The water scarcity faced by 15 districts in the state this year, leading to crop failures, has made the government rethink about the way farming is carried out in these areas.
The state agriculture department has decided to initiate a ‘dryland farming mission’, where a group of experts will study cropping patterns, water management, farmer subsidies, training and educating farmers, and suggest new irrigation technologies to be adopted according to the quality of the land in these districts.
“Right now there seems to be a huge disconnect between farmers and government initiatives in drought areas. There is a need to add value to their needs and get all the schemes under one umbrella. Currently we apply the same agricultural rules to Sindhudurg and to Wardha, which are poles apart,” said agriculture minister Radhakrishna Vikhe Patil, who is the chairman of the committee formed to chart out this mission.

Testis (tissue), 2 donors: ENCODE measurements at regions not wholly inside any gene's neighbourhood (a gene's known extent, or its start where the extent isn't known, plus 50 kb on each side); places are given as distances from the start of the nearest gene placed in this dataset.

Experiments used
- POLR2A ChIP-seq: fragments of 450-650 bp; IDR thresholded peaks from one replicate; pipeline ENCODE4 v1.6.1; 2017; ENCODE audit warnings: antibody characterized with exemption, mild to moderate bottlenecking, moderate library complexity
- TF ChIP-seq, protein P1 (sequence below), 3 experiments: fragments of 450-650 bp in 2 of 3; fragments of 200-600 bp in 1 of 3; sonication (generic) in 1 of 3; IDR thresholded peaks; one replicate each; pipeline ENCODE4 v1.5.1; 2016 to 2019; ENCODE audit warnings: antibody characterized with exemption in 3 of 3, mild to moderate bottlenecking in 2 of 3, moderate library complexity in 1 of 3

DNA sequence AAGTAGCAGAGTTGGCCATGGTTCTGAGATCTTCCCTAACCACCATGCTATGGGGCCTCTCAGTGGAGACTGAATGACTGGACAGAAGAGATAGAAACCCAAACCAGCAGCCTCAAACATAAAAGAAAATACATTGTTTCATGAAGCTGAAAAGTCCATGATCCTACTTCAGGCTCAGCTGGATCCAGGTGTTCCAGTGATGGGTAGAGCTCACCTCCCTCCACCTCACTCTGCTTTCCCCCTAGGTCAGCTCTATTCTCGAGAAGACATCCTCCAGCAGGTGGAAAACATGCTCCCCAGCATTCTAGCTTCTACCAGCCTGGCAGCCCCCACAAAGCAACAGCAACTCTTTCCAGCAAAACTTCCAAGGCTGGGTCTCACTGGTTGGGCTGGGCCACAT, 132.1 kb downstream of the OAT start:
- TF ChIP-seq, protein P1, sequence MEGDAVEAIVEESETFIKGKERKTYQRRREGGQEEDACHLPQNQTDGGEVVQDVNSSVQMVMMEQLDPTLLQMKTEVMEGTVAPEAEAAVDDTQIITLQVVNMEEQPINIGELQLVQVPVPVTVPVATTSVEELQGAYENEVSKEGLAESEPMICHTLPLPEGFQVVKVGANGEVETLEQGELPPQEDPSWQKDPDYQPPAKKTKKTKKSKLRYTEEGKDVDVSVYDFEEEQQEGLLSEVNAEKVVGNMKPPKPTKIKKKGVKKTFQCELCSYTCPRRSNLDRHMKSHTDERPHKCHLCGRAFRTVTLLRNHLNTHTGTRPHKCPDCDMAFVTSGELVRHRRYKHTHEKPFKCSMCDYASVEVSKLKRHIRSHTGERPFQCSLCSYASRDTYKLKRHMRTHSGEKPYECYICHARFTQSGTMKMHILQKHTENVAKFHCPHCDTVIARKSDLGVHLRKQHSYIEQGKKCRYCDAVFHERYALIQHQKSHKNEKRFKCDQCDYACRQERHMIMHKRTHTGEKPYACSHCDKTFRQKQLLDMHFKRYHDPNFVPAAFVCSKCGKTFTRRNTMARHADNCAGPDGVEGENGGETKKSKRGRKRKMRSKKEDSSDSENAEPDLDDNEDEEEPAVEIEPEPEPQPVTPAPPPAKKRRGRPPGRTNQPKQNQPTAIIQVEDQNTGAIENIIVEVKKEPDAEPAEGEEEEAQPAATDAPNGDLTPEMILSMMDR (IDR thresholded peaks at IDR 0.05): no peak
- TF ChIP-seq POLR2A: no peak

A Rs 25,000 crore mission proposal is ready, consisting of issues related to capacity building and water management, which will be put to the cabinet for approval, Vikhe-Patil said.
“The proposal consists of solutions to increase the water table, improve water supply, help farmers change cropping patterns and seed scientifically as per their land quality and rain. This will encourage dependency on less rain-dependent crops, increase areas under drip irrigation and give farmers subsidies, which will add value to the issues that farmers in these regions face,” Vikhe Patil added.
He conceded that it would not be easy to convince farmers to break patterns they have been following for generations. “We will need to have several education camps and pilot projects to convince them,” he said.